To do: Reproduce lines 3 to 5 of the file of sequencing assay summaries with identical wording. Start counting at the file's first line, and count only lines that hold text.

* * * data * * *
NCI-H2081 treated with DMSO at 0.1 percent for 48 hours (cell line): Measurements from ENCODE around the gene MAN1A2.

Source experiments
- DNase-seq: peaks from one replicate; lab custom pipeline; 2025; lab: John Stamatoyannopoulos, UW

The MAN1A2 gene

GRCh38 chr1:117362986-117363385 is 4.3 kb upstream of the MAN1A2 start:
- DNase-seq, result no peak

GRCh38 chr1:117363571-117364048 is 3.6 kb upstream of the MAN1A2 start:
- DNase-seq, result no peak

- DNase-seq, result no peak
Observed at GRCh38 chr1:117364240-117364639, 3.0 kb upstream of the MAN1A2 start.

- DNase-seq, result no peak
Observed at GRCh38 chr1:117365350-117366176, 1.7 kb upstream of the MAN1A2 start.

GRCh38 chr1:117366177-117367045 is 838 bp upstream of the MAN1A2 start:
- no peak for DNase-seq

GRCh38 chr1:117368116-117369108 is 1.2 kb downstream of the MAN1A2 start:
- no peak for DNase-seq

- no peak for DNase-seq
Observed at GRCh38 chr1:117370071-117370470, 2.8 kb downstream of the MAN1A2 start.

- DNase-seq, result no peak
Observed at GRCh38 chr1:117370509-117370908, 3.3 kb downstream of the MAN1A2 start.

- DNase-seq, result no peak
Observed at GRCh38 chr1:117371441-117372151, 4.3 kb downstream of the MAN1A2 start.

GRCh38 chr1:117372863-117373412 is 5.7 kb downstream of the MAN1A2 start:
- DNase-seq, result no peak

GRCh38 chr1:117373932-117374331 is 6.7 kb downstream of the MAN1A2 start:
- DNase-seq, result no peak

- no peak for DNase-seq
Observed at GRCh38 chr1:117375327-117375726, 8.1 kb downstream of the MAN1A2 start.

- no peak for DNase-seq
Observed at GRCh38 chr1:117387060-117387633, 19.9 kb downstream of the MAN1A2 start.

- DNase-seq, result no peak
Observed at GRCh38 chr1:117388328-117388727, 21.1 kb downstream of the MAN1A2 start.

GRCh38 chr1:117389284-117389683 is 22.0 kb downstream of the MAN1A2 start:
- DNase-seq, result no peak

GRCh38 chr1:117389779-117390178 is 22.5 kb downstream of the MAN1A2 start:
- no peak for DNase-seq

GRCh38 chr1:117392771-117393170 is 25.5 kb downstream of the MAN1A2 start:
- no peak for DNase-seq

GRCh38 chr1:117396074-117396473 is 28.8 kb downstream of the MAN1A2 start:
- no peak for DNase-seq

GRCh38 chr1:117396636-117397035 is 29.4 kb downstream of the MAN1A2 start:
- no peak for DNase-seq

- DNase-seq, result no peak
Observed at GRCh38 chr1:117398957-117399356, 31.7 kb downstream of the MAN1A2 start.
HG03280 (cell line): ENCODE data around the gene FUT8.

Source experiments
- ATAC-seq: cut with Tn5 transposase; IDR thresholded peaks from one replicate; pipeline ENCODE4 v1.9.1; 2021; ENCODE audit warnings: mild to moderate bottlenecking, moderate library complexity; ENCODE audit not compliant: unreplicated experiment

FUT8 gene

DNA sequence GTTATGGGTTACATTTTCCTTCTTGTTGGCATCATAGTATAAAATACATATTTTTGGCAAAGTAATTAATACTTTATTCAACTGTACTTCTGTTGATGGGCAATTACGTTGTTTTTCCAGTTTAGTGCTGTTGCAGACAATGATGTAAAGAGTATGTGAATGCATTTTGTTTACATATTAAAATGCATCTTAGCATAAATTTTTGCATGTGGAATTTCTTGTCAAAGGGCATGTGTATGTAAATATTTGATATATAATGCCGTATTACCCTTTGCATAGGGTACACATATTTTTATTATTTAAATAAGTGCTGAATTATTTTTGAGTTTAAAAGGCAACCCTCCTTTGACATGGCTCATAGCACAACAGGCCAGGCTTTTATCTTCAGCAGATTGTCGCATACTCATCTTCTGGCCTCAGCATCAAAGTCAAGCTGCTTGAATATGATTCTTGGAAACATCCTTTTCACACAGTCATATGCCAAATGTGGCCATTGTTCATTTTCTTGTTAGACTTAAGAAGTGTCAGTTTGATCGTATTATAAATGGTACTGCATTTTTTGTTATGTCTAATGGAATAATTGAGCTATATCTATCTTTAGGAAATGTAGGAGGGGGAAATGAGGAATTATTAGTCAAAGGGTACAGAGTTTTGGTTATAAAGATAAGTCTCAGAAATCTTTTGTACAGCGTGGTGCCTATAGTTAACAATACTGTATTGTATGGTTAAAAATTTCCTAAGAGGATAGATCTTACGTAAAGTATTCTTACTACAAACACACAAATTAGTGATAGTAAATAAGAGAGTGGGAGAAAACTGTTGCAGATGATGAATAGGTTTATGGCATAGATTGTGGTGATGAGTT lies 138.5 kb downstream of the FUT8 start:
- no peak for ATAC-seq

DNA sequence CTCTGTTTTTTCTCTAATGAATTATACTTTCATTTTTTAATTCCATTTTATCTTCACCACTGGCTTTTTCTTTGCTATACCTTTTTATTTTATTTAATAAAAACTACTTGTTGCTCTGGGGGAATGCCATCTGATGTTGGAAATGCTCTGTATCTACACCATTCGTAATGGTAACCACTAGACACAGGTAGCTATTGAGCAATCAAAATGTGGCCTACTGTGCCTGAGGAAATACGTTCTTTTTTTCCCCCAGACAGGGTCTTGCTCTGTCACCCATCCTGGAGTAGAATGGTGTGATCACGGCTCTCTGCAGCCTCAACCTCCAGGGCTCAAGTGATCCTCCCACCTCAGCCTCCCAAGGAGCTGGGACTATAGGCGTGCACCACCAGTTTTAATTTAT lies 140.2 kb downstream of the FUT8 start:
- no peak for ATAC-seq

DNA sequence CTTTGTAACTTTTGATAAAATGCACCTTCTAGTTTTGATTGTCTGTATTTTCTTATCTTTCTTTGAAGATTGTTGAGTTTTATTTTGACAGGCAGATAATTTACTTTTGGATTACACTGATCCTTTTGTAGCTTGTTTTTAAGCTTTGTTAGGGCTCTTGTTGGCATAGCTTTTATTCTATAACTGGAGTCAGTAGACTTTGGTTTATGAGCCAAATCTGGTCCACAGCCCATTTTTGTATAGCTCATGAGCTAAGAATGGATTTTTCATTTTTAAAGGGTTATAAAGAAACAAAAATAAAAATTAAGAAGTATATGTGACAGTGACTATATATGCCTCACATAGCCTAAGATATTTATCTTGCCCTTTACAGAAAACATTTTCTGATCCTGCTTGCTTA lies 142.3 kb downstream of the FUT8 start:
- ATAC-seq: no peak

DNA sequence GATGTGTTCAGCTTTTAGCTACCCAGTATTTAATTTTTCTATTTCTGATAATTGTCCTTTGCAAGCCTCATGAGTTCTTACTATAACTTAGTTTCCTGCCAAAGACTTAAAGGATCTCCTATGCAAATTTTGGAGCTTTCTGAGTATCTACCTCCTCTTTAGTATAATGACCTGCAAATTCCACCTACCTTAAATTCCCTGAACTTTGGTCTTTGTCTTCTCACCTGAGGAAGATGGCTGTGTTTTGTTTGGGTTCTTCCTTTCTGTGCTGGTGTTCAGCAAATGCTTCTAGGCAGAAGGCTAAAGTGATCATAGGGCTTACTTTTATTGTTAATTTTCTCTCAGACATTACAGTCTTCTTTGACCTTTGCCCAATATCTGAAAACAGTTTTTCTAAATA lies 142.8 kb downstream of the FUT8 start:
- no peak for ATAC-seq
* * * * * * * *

- DNase-seq: peaks from one replicate; lab custom pipeline; 2025; lab: John Stamatoyannopoulos, UW

The MAN1A2 gene

GRCh38 chr1:117362986-117363385 is 4.3 kb upstream of the MAN1A2 start: